Why should you have to pop on up to the GUI to open applications, files, directories, and URLs when it's just as easy from the command line?
The open command launches applications and opens files, directories, and URLs from the command line just as if you'd double-clicked its associated icon in the Finder.
Launch applications by supplying open with their path. Here we launch Internet Explorer and Microsoft Word:
% open /Applications/Internet\ Explorer.app ... % open /Applications/Microsoft\ Office\ X/Microsoft\ Word
Opening a directory is no different; to bring your Music folder up in the Finder, type:
% open ~/Music
Just as the Finder mysteriously figures out which application is associated with any particular files, shortcuts, or URLs, so too does open determine which application, if any, to use. The underlying magic involved comes in two flavors: type/creator codes and file extensions [Hack #6] , from the Mac OS 9 and Unix worlds, respectively. The Macintosh operating system maintains a database of type/creator codes and their associated applications, quietly looking up the application best suited to deal with a file you double-click and launching it for you. The Unix world doesn't know such codes and relies instead on file extensions, like .txt for text files, .doc for Word documents, and .url for URL shortcuts. Being a hybrid, Mac OS X relies on both.
% open ~/Desktop/Apple.url
opens the Apple.url Internet shortcut [Hack #66] on the Desktop, directing my default web browser to the Apple home page, http://www.apple.com. In this case, the type code of LINK informs the application choice rather than the .url file extension.
What about a file without either type/creator codes or a file extension? A little experimentation reveals much:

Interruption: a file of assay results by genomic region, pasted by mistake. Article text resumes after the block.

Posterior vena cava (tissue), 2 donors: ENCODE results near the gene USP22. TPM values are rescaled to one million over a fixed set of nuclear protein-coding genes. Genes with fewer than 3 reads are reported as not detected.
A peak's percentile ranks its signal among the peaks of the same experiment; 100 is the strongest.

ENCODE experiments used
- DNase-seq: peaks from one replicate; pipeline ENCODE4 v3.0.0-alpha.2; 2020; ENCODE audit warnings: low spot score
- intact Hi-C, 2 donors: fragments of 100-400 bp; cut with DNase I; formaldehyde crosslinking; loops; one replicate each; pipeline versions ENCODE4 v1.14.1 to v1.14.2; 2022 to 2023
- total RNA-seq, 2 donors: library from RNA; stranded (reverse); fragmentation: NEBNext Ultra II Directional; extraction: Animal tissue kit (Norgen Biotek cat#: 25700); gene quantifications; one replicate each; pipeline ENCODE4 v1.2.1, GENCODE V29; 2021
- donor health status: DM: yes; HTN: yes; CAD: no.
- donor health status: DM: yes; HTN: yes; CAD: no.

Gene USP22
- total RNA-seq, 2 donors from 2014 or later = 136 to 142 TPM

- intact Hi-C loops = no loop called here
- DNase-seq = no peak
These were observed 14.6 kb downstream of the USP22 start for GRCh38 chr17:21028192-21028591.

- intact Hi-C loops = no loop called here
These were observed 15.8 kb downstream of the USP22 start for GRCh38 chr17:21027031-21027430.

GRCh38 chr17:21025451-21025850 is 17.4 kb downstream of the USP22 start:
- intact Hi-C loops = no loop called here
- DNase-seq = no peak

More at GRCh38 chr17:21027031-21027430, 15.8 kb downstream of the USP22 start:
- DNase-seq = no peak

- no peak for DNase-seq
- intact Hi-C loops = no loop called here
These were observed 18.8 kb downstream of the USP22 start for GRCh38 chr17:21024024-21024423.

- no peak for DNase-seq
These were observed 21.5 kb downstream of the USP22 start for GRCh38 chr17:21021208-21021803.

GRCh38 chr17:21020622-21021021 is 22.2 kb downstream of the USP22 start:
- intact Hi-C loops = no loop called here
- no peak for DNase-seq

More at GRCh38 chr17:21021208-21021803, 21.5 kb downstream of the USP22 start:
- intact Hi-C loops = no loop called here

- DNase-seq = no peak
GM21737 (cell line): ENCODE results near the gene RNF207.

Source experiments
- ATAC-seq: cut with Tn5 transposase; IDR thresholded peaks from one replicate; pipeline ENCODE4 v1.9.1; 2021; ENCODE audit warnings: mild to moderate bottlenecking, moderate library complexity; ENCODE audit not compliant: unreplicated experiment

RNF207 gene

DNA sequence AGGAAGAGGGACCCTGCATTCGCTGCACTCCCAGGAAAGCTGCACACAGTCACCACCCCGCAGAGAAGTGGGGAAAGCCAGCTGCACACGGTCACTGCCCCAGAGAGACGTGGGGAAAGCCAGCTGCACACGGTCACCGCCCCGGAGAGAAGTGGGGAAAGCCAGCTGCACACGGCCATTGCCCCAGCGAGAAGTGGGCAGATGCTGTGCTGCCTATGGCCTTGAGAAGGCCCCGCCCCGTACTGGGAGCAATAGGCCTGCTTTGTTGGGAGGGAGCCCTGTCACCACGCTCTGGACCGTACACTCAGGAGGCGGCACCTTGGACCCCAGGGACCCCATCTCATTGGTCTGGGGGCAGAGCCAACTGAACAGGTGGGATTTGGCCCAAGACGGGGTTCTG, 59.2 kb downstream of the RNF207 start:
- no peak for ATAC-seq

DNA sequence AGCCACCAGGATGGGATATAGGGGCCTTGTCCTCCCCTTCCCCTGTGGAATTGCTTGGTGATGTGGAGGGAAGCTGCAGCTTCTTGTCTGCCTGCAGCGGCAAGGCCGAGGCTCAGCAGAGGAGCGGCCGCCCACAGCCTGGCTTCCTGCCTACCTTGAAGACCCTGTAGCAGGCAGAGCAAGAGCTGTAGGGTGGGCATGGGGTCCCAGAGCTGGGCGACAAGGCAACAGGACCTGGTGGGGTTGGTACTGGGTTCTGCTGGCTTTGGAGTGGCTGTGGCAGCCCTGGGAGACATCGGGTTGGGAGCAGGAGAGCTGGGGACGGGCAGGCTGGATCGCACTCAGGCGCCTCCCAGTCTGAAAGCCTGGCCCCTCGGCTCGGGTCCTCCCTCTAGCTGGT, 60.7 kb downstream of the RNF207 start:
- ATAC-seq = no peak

% touch somefile % open somefile 2002-07-09 01:29:46.744 open LSOpenFromURLSpec( ) returned -10814 for application (null) path /Users/rael/somefile. 2002-07-09 01:29:46.748 open Couldn't open file: /Users/rael/somefile
The open command is stumped, having nothing to go on whatsoever. Now you can advise open. The -e flag says to open the file using the default application, TextEdit. Using the -a flag, you can specify a particular application to use. Both of the following open somefile in TextEdit:
% open -e somefile % open -a /Applications/TextEdit.app somefile
Perhaps you prefer to edit the file in Microsoft Word or view it in Internet Explorer:
% open -a /Applications/Microsoft\ Office\ X/Microsoft\ Word somefile % open -a /Applications/Internet\ Explorer.app somefile
The best course of action for a file you'll be visiting again and again is to associate it with a specific application. Either fiddle with type/creator codes [Hack #6] or, as a quick fix, give the file an extension by renaming it in the Finder or on the command line:
% mv somefile somefile.txt
Or, if you're one to avoid ugly extensions, alter the "Open with application" setting in the Finder's Info inspector, as shown in Figure 5-21.
Whichever you choose will have the same effect, that of associating somefile (or somefile.txt) with the default text editor, usually TextEdit. In fact, it turns out that assigning a file extension, either on the command line or through the Finder, quietly sets the type/creator codes in the background.
To open more than one file at a time, whether with the same type or not, go ahead and list them ? space-separated ? on the command line after the open command. You can, of course, make use of the full complement of command-line wildcards:
% open ~/Desktop/Apple.url files*.txt
This is all well and good, but why wouldn't I simply double-click the associated icon and skip all this command-line tomfoolery? The open command is really useful only when you're on the command line in the first place, deep in some directory tree somewhere, and want to open that file right there in front of you. Sure you could hop on up to the GUI level and navigate your way back down via the Finder's friendly interface, but why?